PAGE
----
I think if you knew me (do you know me?), you would realize how much I bend over backwards to help students when they approach me at the reference desk.

  6. ms nellums, no i don't know you at all, but your blog post doesn't indicate that you bent over in any particular direction for this particular customer, which is why this woman felt the need to ask somebody else for help.

    perhaps you were just having a bad day?

    regardless, you should have sat down with this woman, and a) showed her how to engage the jump drive, b) where and how to locate any files on the drive, and c) how to remove the drive when she is finished. very basic stuff, but difficult if you've never seen a jump drive before.

    don't let your level of expertise blind you into thinking everybody is--or should be--as well trained as you.

  7. Hello again Anonymous! I think you are correct, that my day became not so hot when a patron threatened to file a report against me after I tried to help her. That has never, ever happened before or since!

    And I think that particular situation was more complicated than I outlined in a previous comment here, because I had in fact spent some time with her, and it was not clear to me that she was having such trouble -- she presented herself as technically competent and in a hurry, and so I did not go through the hand-holding that I do when a person strikes me as not tech savvy. Upon reflection later, I wondered if she had a medical condition making it difficult for her to use the machine (she didn't tell me!).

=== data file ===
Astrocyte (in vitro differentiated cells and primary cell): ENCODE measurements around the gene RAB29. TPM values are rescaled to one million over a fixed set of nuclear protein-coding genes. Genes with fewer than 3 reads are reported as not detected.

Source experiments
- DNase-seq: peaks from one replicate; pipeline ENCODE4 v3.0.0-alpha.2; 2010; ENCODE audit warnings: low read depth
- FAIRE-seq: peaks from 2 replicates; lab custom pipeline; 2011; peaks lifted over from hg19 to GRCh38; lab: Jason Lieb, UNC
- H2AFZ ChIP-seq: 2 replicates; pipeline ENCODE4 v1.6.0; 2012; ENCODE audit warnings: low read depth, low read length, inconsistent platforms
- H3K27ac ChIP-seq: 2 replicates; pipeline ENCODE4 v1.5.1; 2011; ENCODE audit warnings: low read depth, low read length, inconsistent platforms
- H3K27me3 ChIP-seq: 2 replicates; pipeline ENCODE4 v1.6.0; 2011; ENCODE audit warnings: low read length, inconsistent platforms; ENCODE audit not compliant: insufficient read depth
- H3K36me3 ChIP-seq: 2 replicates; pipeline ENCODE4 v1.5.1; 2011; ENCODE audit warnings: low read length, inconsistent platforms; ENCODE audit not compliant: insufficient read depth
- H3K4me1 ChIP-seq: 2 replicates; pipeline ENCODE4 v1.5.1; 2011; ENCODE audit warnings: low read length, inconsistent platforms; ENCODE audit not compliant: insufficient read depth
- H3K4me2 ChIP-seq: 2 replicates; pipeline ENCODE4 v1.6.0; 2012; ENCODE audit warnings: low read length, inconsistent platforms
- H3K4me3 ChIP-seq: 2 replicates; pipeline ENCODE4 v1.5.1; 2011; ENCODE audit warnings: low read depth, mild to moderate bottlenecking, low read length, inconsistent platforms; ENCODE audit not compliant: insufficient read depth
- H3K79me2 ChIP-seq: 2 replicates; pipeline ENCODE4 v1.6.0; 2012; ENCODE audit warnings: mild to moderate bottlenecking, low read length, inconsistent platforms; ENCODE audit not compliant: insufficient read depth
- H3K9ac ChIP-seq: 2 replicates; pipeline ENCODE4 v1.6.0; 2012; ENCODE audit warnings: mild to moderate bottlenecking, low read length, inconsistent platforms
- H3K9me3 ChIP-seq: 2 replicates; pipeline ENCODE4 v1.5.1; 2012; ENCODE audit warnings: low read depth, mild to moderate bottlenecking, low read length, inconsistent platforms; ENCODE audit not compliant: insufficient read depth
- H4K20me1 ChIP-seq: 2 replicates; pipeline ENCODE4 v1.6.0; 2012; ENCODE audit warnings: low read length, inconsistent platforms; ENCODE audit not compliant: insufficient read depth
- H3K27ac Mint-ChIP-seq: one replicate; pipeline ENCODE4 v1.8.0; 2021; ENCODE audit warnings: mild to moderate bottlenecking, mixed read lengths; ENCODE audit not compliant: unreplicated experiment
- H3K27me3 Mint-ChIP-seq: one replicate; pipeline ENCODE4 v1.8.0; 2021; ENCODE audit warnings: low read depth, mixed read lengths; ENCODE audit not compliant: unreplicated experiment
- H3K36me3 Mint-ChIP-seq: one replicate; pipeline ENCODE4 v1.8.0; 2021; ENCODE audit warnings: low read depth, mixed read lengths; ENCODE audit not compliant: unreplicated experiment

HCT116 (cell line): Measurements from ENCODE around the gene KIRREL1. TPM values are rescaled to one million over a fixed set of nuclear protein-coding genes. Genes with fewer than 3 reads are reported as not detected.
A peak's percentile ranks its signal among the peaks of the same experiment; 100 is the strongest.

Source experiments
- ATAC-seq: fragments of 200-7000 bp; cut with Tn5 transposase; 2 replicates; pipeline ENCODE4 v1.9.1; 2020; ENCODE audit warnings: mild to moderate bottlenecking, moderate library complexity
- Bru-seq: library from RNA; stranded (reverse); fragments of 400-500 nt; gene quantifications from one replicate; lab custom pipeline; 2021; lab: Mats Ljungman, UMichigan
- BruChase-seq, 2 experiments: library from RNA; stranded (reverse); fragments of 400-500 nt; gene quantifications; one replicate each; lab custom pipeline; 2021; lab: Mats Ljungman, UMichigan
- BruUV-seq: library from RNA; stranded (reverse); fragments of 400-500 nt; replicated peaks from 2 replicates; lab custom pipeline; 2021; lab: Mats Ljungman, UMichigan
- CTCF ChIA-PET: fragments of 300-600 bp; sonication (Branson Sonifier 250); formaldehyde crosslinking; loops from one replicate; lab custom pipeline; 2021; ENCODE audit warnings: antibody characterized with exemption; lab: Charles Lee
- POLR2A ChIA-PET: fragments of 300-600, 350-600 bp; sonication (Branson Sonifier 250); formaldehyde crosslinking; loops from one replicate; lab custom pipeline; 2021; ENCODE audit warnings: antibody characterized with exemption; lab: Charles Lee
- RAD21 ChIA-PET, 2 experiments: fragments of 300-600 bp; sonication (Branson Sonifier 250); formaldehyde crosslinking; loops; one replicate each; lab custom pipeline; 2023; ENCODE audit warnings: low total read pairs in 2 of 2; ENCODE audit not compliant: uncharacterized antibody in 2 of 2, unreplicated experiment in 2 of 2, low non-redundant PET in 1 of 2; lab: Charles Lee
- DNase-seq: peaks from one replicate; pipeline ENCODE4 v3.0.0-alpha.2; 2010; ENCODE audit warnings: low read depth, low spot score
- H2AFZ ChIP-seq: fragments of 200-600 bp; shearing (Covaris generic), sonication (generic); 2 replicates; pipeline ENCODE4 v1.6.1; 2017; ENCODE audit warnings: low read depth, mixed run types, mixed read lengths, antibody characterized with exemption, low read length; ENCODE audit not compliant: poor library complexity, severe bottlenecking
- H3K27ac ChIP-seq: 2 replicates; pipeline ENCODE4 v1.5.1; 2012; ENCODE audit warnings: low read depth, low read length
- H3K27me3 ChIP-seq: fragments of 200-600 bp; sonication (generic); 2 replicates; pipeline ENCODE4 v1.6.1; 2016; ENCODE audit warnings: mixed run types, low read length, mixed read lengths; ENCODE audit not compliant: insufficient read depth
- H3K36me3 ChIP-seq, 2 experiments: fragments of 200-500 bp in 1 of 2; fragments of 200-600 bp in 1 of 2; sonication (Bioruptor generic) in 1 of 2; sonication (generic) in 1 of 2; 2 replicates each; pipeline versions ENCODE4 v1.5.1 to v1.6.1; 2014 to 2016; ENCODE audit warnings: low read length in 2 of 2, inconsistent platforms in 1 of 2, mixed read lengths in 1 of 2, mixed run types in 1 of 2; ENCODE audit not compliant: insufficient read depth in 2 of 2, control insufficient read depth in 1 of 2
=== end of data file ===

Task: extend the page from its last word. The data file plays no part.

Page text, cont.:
But all this is neither here nor there -- a staff member with a different personality was able to help, and I was glad to find out that the patron left the library happy. ...And then I wrote a blog post about the general ways we librarians teach technology skills, and how we should not shirk those responsibilities.

    I'm very sorry if this has somehow given you a bad taste in your mouth, but I assure you I do my best to be helpful and professional at all times at the reference desk.

  8. no need to apologize, i was just passing through.... but do do keep in mind that personality should rarely be a factor when working the reference desk.